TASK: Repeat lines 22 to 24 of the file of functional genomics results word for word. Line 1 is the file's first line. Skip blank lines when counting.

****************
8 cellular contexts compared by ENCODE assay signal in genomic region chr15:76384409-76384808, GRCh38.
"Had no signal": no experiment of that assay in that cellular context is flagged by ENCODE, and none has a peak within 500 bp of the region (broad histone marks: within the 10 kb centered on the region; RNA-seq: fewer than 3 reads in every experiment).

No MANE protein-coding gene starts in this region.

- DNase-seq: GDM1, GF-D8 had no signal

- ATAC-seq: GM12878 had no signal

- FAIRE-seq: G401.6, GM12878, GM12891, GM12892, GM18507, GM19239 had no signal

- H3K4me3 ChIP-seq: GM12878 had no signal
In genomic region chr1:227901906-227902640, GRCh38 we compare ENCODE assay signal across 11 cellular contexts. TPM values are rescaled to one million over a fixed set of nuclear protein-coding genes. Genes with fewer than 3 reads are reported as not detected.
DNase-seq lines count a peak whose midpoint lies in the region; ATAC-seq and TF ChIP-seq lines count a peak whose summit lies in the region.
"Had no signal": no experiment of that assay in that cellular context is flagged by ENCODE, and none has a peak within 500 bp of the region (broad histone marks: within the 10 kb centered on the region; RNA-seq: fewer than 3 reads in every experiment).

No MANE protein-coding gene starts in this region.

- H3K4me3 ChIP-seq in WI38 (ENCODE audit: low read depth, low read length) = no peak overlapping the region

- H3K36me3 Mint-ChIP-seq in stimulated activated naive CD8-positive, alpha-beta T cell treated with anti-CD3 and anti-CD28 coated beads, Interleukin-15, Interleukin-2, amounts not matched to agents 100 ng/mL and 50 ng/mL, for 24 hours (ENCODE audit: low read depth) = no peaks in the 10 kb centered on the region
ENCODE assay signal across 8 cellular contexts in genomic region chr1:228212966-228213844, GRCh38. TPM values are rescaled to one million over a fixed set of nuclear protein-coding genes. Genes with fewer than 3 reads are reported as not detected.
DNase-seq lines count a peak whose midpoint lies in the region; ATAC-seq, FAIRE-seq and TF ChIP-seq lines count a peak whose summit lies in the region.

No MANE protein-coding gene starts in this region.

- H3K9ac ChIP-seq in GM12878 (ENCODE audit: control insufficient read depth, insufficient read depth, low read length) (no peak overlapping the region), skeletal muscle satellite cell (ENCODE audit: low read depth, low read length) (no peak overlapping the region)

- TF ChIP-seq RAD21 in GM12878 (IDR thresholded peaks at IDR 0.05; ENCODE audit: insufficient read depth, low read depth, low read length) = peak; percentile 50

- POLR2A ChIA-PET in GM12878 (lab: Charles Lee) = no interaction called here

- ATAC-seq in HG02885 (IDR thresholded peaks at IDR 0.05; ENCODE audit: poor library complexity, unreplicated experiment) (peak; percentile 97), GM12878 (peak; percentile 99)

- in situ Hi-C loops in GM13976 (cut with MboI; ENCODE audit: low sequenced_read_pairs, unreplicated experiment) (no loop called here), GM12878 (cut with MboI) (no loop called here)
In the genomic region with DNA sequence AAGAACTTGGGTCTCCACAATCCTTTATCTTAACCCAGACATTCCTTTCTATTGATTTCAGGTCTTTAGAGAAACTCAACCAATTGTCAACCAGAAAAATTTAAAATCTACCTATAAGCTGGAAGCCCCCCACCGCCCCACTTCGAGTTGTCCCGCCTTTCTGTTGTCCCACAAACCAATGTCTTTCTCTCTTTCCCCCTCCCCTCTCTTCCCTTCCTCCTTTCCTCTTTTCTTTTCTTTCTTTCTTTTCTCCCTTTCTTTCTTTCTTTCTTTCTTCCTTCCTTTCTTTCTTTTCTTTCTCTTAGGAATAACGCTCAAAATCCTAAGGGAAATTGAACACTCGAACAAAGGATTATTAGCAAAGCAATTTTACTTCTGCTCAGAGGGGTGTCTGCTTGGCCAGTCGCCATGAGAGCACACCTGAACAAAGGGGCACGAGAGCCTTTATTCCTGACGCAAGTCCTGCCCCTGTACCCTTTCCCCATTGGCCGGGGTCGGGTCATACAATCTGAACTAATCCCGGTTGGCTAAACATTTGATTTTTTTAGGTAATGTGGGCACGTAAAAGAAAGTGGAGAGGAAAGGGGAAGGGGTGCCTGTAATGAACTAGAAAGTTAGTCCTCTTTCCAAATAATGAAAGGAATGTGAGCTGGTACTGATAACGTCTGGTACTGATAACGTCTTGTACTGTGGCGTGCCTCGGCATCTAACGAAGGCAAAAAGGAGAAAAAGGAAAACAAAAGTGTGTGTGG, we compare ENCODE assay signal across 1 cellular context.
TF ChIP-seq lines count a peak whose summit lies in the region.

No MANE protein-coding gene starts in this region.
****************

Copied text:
In the genomic region with DNA sequence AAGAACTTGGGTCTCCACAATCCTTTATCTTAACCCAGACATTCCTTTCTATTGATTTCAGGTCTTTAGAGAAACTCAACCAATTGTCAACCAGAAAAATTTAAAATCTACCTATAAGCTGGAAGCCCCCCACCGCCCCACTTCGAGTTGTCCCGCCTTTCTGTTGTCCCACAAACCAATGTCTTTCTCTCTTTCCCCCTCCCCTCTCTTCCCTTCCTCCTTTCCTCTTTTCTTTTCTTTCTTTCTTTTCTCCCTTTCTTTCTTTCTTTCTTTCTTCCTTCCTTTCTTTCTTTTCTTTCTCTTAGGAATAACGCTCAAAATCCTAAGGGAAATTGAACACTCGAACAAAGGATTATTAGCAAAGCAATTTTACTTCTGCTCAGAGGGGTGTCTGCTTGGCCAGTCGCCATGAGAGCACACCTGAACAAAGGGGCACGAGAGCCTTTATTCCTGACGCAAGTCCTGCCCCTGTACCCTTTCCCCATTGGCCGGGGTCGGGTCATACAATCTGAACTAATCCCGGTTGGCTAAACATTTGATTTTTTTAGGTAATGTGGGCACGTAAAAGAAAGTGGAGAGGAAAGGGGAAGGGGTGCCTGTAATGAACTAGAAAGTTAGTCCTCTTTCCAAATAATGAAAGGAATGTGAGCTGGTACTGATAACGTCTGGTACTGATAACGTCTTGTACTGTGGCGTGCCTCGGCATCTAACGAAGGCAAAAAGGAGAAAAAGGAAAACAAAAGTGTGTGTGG, we compare ENCODE assay signal across 1 cellular context.
TF ChIP-seq lines count a peak whose summit lies in the region.

No MANE protein-coding gene starts in this region.